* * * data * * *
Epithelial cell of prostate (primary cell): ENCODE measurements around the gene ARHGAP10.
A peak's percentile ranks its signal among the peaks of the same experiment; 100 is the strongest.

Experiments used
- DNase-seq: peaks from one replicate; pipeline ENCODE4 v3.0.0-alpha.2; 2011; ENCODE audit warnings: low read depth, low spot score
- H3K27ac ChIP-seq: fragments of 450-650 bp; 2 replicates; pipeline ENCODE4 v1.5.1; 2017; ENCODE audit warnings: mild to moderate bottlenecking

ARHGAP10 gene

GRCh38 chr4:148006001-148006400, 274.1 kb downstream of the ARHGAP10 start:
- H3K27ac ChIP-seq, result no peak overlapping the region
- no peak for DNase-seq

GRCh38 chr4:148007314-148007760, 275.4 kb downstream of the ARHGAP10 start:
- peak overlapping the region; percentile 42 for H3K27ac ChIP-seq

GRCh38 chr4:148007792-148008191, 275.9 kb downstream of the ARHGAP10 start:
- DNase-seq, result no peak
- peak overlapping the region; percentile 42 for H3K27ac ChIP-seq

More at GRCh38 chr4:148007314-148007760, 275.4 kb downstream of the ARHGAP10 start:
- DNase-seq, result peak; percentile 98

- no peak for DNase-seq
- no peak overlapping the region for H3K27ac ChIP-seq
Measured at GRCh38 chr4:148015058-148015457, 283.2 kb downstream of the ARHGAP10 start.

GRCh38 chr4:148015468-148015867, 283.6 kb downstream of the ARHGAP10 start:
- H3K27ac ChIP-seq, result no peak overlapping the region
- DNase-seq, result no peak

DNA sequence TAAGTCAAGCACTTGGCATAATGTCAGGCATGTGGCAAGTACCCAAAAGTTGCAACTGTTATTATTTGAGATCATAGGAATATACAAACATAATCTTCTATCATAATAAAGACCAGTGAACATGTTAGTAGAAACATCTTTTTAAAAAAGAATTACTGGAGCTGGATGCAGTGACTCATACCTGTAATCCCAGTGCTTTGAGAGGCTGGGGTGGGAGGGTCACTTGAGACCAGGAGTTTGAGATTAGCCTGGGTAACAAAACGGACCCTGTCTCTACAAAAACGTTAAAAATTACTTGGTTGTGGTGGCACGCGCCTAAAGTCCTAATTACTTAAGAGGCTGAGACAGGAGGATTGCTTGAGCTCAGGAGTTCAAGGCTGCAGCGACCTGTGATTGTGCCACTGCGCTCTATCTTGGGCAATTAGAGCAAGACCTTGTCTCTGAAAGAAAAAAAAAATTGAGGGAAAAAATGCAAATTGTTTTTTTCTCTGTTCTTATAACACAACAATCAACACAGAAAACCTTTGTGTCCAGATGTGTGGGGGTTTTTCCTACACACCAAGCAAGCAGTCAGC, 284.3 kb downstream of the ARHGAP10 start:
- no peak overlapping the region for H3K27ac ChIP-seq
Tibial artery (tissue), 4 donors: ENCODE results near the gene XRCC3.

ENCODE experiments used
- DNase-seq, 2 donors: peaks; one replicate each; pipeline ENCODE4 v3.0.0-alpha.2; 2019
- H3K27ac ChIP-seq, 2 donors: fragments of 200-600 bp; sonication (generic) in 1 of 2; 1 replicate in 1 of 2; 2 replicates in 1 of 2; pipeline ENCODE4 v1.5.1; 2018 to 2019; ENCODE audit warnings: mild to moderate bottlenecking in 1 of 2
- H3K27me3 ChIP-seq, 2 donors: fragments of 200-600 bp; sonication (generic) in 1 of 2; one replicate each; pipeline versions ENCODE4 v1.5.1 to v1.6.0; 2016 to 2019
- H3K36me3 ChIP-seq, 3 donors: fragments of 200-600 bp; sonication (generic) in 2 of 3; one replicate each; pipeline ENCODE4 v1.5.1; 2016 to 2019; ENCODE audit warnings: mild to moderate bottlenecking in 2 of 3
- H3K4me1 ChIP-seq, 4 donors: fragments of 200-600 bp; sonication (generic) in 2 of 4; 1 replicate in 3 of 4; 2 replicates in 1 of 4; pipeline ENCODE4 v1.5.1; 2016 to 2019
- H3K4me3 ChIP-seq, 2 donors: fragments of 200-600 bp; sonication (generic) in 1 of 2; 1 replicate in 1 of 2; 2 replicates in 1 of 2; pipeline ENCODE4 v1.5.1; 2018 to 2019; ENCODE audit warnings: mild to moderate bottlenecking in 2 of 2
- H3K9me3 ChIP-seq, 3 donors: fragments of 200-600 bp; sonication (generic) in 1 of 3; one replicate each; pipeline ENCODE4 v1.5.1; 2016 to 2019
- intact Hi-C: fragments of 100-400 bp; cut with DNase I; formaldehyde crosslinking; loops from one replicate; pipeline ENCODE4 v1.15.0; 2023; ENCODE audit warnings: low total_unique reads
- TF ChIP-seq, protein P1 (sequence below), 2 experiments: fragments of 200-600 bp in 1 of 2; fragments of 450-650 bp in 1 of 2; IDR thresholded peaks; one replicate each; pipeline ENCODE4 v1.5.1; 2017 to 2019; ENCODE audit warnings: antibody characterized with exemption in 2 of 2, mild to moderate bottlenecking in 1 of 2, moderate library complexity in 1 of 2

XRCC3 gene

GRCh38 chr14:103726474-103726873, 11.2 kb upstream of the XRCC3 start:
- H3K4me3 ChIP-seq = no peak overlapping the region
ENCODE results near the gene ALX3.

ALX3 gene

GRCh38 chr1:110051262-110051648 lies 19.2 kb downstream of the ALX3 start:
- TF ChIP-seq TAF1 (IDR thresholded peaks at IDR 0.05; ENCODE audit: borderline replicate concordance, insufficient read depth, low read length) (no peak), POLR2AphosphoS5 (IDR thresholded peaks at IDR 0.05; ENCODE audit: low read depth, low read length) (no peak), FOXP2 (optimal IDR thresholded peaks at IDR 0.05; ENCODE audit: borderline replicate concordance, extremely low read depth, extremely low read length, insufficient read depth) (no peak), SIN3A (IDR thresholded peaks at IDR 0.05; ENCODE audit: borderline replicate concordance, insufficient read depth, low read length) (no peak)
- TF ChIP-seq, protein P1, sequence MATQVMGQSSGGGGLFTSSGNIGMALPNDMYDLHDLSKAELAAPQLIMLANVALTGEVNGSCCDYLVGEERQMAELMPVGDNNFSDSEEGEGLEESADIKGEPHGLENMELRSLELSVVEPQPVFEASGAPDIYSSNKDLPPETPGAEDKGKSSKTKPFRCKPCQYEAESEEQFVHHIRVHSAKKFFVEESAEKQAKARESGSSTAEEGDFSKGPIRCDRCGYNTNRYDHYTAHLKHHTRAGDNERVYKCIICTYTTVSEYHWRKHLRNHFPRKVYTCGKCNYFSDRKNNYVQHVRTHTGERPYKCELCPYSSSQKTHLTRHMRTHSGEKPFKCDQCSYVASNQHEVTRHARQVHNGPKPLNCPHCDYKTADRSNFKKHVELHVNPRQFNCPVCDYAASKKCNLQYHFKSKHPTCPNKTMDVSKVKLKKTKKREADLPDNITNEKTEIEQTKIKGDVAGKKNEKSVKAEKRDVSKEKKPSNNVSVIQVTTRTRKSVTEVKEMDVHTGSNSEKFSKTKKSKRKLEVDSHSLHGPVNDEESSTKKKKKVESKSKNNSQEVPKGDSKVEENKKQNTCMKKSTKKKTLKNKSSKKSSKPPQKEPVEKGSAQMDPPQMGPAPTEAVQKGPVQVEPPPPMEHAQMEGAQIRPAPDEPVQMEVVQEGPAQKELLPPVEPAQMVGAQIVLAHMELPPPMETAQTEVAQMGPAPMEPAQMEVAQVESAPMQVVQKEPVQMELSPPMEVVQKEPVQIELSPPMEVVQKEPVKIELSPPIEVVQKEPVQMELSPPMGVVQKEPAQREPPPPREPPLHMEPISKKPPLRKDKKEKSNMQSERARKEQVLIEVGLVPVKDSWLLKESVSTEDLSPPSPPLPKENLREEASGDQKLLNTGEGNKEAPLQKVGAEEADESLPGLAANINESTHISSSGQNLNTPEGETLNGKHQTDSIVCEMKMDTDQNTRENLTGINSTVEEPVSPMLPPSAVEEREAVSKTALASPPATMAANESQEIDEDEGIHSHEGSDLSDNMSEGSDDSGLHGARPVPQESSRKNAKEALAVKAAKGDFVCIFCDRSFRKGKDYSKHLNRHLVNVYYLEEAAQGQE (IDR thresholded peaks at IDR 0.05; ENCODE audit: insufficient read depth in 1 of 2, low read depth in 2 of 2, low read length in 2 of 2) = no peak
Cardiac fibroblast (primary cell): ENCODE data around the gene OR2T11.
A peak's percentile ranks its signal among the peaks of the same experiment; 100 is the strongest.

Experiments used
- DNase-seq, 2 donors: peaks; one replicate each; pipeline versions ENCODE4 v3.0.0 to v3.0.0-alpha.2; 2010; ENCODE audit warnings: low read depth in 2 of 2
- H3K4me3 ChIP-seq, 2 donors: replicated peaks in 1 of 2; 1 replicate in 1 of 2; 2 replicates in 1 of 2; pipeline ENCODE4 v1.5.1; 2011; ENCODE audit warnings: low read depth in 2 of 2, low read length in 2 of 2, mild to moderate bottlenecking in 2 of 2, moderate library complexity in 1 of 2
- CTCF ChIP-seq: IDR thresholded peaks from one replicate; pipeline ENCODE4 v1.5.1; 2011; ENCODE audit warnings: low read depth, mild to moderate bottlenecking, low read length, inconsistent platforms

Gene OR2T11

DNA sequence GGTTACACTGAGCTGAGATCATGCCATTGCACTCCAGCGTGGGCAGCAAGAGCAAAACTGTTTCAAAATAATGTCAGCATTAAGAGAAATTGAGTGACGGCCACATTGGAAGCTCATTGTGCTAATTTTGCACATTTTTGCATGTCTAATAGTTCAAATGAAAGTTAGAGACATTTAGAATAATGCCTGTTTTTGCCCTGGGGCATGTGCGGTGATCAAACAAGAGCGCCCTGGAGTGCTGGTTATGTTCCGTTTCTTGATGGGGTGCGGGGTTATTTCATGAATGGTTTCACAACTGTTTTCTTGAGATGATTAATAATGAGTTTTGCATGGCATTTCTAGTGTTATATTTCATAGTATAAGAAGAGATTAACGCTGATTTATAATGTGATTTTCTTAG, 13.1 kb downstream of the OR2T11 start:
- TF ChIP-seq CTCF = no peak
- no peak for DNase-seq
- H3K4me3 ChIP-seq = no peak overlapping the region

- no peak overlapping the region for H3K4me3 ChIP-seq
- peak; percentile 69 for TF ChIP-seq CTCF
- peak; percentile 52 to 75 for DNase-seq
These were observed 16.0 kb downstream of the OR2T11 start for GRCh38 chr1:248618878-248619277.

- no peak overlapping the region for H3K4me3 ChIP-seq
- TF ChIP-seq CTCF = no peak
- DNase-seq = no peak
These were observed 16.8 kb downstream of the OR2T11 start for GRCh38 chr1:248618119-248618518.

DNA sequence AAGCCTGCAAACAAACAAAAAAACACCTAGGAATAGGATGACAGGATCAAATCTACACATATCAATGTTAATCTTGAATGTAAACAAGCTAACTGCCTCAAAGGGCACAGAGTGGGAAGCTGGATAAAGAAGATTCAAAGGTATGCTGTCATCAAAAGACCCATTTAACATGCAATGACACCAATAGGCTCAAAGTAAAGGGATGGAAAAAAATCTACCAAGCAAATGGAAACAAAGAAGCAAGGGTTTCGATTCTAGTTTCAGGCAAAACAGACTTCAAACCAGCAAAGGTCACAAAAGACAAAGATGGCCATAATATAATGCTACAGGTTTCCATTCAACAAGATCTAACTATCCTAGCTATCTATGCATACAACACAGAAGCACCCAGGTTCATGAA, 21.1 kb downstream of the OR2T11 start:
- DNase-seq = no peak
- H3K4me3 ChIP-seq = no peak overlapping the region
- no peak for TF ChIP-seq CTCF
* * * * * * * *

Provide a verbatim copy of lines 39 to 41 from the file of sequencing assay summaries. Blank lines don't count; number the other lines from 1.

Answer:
ENCODE results near the gene ALX3.

ALX3 gene

GRCh38 chr1:110051262-110051648 lies 19.2 kb downstream of the ALX3 start: